Gnosticism promises a sort of extinction. Picture to yourself what the Christian promise of salvation means. It means that heaven can include Uncle Charlie with his joy but without his lust and gluttony, and Aunt Betty with her compassion but without her fear and anxiety, and your friend Mark with his wit but without his cruelty and condescension.
And you as well, without all those ingrown sins that have made you and others unhappy (most of which you don’t know about) but with your gifts (most of which you don’t know about either) fully developed. It means that you will no longer be a prime example of St. Paul’s saying that the good he wants to do he doesn’t do, and the evil he doesn’t want to do, he does anyway (Rom. 7:15). It means that you will be like Christ.
The heaven the real Jesus promises will be a lot more fun than the absorption into the purely spiritual realm that Gnosticism promised. He points us to the Creator and to the goodness of creation, and promises a future that is not escape but redemption.
Jesus said that the kingdom of heaven was like a party (Matt. 22:1–14). His enemies thought that he was unspiritual—they accused him of being a heavy drinker (Luke 7:34) and the like—but he meant something like this: When God redeems his creatures, they have the fellowship in joy and praise that the laughter and cheer of a human party point to.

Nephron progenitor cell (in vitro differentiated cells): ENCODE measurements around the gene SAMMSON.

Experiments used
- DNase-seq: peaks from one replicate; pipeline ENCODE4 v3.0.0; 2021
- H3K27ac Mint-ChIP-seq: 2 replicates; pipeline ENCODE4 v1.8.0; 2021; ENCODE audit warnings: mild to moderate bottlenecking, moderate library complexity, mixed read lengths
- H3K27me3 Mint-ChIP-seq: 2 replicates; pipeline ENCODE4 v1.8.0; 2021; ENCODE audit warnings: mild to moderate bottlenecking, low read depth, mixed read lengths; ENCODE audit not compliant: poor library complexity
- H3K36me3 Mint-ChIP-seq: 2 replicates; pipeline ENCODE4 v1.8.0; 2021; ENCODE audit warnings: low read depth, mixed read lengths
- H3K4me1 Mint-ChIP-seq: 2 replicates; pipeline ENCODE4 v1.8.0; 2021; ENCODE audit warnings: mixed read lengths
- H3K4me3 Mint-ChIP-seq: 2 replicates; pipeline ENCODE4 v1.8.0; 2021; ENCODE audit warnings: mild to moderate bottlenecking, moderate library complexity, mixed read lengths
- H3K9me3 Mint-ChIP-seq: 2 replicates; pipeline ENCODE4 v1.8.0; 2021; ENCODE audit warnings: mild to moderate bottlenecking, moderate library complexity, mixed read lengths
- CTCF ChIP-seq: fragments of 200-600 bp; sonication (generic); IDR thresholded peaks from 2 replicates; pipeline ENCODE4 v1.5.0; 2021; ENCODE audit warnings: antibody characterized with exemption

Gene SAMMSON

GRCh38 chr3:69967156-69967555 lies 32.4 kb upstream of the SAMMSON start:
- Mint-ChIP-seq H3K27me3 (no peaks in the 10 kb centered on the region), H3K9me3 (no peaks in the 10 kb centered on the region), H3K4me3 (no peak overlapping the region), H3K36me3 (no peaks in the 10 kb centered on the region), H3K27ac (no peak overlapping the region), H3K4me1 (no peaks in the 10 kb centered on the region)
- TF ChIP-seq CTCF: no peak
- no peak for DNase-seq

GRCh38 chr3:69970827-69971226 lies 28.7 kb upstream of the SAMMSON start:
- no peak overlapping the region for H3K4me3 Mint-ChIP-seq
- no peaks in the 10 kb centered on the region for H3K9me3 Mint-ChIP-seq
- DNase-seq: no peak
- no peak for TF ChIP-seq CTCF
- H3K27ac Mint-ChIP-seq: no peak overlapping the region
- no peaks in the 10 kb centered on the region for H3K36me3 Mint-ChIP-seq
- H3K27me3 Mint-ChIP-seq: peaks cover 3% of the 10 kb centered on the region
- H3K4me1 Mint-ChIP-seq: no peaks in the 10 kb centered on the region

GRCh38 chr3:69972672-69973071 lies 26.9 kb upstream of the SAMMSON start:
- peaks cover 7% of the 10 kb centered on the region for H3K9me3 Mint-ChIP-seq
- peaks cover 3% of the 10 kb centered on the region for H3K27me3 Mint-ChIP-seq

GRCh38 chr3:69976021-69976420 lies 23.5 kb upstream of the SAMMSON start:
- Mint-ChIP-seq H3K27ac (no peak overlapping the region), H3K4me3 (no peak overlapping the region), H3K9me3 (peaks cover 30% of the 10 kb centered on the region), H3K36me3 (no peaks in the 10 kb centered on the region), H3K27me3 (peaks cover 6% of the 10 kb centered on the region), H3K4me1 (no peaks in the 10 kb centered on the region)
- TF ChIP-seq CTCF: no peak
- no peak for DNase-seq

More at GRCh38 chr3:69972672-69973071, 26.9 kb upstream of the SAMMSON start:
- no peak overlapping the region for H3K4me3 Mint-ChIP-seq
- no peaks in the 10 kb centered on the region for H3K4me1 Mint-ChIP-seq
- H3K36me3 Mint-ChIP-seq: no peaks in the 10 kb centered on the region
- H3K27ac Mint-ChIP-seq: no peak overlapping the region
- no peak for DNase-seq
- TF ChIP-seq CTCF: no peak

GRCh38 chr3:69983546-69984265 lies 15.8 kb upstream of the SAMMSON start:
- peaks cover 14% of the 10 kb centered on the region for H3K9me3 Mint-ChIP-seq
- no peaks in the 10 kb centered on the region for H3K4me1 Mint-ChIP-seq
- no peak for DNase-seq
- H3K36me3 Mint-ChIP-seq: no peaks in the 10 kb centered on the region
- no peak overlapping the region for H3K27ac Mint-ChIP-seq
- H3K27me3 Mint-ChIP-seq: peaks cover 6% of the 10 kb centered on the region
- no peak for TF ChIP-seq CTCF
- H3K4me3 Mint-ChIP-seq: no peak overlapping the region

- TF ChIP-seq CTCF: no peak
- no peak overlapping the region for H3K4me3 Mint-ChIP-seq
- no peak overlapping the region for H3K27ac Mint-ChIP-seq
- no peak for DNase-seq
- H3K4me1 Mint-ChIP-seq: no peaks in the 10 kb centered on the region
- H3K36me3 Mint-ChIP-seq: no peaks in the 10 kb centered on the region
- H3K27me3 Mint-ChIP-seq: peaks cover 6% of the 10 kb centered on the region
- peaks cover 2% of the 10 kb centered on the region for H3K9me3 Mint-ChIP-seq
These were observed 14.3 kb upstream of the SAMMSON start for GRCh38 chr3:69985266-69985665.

Gnosticism leads to the loss of personality as you are absorbed into the spiritual world. Christianity gives you more personality than you knew you had. The saints, as Dante saw, grew into mountains.
Gnosticism leads to the silence of eternity. Christianity leads to an eternal pleasure and joy and celebration for which the best human party is only the weakest of metaphors.
This begins to explain, I hope, why the early Christians cared so much to get the doctrine right. It explains why they labeled certain ideas heretical, and expelled from the Church those who insisted on teaching them. They wanted everyone to know who Jesus is, and did not want them to be fooled by the frauds and fakes, some of whom were extraordinarily good frauds and fakes. If Jesus is the only way that we come to the Father and find eternal happiness, if he is the Way, the Truth, and the Life, we need to know exactly who he is. What we say about Jesus has vast and everlasting effects on human happiness.
“Getting Jesus Right” is adapted from the author’s Knowing the Real Jesus, published by Charis Books/Servant Publications.
David Mills , former editor of Touchstone and executive editor of First Things, is a senior editor of The Stream and columnist for several Catholic publications. His last book is Discovering Mary. He and his family attend St. Joseph's Church in Corapolis, PA.
“Getting Jesus Right” first appeared in the October 2001 issue of Touchstone. If you enjoyed this article, you'll find more of the same in every issue.